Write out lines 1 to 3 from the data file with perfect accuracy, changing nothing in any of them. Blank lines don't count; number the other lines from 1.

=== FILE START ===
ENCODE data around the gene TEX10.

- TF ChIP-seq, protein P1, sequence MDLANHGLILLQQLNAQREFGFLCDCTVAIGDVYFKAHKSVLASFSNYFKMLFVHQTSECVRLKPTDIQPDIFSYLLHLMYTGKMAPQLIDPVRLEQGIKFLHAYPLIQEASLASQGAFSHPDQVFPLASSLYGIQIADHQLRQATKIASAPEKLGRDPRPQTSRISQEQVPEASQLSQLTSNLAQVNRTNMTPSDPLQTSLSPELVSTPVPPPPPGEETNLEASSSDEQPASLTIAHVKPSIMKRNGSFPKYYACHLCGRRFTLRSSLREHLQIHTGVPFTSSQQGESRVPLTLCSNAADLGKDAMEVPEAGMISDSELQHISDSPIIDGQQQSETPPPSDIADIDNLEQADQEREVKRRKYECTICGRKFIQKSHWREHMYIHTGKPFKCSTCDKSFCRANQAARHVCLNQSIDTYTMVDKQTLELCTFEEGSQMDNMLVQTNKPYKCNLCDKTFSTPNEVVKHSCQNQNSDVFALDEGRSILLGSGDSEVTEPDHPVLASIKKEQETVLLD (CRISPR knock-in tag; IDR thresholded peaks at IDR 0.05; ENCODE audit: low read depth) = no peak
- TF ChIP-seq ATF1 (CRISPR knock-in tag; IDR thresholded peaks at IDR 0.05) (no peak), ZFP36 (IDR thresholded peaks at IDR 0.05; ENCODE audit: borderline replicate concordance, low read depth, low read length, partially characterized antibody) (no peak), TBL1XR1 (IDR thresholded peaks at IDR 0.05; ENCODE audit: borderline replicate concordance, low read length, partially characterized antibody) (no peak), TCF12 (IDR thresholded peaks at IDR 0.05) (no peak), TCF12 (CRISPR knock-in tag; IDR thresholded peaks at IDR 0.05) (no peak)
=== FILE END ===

ENCODE data around the gene TEX10.

- TF ChIP-seq, protein P1, sequence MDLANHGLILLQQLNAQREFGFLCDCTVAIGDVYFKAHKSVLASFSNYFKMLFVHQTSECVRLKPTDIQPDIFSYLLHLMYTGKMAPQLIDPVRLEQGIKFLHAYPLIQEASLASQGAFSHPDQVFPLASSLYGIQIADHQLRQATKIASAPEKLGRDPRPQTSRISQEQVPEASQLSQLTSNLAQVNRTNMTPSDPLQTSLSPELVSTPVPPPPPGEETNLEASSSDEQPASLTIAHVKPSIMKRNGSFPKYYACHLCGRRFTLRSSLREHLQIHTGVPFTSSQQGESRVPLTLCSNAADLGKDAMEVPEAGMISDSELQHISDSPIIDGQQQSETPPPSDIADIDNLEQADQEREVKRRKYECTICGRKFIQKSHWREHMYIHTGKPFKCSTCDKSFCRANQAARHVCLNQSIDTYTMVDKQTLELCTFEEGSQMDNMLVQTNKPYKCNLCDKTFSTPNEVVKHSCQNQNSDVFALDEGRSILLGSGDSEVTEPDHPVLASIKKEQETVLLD (CRISPR knock-in tag; IDR thresholded peaks at IDR 0.05; ENCODE audit: low read depth) = no peak
- TF ChIP-seq ATF1 (CRISPR knock-in tag; IDR thresholded peaks at IDR 0.05) (no peak), ZFP36 (IDR thresholded peaks at IDR 0.05; ENCODE audit: borderline replicate concordance, low read depth, low read length, partially characterized antibody) (no peak), TBL1XR1 (IDR thresholded peaks at IDR 0.05; ENCODE audit: borderline replicate concordance, low read length, partially characterized antibody) (no peak), TCF12 (IDR thresholded peaks at IDR 0.05) (no peak), TCF12 (CRISPR knock-in tag; IDR thresholded peaks at IDR 0.05) (no peak)